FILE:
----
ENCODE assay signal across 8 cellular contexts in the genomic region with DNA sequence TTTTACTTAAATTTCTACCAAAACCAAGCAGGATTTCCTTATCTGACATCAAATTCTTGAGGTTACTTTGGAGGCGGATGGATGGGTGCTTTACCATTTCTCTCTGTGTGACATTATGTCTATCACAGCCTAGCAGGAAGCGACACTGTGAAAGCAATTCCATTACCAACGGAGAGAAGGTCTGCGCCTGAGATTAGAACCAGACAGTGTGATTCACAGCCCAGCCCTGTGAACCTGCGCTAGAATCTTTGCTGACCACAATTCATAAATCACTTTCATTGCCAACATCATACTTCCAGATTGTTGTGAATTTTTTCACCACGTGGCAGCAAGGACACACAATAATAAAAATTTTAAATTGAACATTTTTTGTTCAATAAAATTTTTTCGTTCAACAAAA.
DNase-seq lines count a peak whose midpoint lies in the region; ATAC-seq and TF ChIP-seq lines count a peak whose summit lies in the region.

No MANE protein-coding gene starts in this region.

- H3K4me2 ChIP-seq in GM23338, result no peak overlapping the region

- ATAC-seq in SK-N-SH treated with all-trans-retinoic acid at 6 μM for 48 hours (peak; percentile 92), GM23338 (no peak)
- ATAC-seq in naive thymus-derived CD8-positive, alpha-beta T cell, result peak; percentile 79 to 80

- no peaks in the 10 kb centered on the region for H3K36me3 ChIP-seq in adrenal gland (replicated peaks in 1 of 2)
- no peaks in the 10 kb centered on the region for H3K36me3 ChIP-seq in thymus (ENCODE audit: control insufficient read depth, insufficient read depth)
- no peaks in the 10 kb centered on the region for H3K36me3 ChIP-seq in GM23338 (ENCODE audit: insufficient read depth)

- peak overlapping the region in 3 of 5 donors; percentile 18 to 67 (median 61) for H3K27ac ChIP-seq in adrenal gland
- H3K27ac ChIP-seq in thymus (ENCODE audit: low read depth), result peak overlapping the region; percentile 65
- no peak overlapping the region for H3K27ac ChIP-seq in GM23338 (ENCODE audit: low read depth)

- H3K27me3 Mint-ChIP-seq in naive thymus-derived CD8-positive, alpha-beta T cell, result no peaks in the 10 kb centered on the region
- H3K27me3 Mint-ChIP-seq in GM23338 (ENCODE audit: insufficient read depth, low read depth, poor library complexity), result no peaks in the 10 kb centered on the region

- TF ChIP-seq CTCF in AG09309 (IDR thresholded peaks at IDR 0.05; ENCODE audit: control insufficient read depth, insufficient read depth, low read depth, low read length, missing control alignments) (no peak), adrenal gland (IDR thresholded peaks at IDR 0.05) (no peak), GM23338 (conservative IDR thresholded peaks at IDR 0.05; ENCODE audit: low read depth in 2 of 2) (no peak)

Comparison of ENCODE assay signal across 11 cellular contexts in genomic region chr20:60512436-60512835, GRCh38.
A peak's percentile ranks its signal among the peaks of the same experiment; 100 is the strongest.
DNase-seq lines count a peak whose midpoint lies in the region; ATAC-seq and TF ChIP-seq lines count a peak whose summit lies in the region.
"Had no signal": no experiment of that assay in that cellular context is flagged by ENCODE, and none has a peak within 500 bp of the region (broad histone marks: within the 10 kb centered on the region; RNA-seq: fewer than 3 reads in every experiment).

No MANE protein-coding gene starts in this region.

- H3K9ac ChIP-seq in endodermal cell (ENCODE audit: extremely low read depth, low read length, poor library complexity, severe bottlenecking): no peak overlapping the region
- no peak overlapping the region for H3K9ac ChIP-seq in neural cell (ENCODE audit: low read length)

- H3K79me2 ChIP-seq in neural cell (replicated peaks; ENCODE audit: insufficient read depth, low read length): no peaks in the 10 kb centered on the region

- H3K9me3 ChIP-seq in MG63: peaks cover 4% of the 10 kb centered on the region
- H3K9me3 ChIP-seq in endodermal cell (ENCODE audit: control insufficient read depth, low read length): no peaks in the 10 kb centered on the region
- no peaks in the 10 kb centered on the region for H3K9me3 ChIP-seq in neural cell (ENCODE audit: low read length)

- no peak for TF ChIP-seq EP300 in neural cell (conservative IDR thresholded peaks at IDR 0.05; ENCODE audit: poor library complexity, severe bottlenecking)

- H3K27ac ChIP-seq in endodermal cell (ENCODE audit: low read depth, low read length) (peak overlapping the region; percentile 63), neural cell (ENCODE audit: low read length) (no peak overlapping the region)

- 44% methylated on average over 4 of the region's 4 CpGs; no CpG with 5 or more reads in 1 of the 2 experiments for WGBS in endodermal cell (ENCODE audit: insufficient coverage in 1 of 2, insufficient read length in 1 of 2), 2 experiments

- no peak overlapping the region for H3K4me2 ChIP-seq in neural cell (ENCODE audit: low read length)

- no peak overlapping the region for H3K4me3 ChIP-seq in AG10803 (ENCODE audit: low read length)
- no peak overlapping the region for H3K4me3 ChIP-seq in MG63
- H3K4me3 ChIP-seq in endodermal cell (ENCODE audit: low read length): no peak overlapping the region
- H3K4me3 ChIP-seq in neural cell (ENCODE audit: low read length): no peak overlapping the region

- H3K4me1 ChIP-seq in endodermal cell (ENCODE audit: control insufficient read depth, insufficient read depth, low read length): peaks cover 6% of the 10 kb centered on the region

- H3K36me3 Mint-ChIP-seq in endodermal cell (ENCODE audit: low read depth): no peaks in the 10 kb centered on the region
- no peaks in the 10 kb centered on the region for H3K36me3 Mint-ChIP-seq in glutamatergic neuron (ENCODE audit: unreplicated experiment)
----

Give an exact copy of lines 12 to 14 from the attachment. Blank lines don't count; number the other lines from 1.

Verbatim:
- no peak overlapping the region for H3K27ac ChIP-seq in GM23338 (ENCODE audit: low read depth)

- H3K27me3 Mint-ChIP-seq in naive thymus-derived CD8-positive, alpha-beta T cell, result no peaks in the 10 kb centered on the region
- H3K27me3 Mint-ChIP-seq in GM23338 (ENCODE audit: insufficient read depth, low read depth, poor library complexity), result no peaks in the 10 kb centered on the region